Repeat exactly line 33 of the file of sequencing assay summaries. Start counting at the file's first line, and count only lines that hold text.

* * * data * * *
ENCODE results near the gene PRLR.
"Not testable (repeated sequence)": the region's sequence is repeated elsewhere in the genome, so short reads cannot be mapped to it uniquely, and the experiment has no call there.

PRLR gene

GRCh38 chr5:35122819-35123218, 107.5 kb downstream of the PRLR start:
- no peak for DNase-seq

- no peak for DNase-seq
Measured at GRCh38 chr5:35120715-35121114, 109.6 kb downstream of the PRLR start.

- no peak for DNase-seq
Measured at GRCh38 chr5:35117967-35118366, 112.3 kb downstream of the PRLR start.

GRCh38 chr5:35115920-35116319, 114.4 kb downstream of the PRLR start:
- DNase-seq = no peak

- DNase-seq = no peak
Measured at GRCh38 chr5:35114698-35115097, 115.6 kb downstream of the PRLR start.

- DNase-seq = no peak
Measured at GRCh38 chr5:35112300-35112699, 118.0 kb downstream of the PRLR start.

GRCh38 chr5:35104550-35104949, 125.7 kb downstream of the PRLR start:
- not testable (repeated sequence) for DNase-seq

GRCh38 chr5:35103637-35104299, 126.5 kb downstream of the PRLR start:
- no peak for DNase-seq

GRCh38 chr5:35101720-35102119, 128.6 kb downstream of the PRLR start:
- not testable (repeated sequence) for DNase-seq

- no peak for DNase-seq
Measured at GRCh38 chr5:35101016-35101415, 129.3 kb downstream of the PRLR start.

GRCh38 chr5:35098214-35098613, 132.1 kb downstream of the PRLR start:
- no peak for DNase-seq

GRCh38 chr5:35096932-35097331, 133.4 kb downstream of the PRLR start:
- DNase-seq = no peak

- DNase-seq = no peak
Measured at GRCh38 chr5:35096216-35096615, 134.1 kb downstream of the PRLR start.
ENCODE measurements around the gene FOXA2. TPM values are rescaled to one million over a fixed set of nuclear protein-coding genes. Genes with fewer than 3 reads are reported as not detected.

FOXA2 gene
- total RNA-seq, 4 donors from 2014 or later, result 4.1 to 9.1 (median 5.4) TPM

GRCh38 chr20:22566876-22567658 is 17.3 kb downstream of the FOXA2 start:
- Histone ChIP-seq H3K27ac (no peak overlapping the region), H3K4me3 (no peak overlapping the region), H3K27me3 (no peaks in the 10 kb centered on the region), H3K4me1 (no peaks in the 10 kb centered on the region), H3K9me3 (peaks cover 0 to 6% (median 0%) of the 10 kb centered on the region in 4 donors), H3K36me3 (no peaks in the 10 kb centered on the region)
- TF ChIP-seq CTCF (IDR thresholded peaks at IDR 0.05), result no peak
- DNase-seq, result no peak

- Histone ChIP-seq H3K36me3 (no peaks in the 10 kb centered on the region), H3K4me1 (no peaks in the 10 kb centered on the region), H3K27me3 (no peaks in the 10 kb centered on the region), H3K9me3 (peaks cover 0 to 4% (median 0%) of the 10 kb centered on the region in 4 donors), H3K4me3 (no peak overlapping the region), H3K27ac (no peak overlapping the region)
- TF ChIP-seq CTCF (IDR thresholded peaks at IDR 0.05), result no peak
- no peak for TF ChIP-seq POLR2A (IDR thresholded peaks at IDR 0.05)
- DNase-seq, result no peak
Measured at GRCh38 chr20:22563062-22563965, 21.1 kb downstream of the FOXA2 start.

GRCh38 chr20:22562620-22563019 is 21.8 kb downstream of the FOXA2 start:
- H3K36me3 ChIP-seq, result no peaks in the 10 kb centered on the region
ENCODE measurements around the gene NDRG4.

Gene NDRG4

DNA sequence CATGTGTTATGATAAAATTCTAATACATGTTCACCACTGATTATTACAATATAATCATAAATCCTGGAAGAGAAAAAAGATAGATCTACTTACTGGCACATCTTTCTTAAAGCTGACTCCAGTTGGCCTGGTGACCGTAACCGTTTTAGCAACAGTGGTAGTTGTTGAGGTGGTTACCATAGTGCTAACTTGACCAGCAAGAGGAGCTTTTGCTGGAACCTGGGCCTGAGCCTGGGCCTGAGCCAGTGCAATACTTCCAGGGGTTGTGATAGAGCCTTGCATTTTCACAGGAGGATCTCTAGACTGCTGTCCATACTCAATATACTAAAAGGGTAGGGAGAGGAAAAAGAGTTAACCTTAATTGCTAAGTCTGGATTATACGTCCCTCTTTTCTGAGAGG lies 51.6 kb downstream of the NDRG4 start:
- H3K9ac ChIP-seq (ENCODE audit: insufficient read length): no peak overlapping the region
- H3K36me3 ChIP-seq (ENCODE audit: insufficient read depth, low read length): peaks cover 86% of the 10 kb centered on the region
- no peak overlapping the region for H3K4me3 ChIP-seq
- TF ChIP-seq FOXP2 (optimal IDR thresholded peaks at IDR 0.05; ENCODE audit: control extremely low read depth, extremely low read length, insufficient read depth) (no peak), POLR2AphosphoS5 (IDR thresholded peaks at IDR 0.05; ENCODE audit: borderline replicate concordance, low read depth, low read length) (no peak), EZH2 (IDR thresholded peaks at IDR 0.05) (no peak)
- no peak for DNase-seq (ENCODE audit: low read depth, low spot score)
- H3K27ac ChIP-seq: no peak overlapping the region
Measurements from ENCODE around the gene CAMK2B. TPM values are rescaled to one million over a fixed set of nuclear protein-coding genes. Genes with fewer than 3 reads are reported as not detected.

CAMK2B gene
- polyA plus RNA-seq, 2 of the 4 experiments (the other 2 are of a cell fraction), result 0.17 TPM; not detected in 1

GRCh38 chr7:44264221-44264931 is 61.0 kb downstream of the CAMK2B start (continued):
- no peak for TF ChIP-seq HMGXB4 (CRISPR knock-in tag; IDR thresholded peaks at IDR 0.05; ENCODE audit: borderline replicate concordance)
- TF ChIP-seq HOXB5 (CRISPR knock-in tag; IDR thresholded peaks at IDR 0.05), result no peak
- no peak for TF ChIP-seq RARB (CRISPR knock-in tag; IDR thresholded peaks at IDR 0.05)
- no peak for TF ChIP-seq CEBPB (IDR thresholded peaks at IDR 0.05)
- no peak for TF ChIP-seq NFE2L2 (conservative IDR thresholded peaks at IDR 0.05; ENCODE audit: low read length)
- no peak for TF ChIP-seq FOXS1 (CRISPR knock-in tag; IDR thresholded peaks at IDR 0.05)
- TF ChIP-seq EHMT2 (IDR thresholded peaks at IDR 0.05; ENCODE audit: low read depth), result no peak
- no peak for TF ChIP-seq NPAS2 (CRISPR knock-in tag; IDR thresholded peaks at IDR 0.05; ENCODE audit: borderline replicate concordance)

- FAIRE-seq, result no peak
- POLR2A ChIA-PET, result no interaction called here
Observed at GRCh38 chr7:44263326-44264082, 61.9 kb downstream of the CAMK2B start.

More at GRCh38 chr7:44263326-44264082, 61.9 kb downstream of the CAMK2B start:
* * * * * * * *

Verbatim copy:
GRCh38 chr20:22566876-22567658 is 17.3 kb downstream of the FOXA2 start: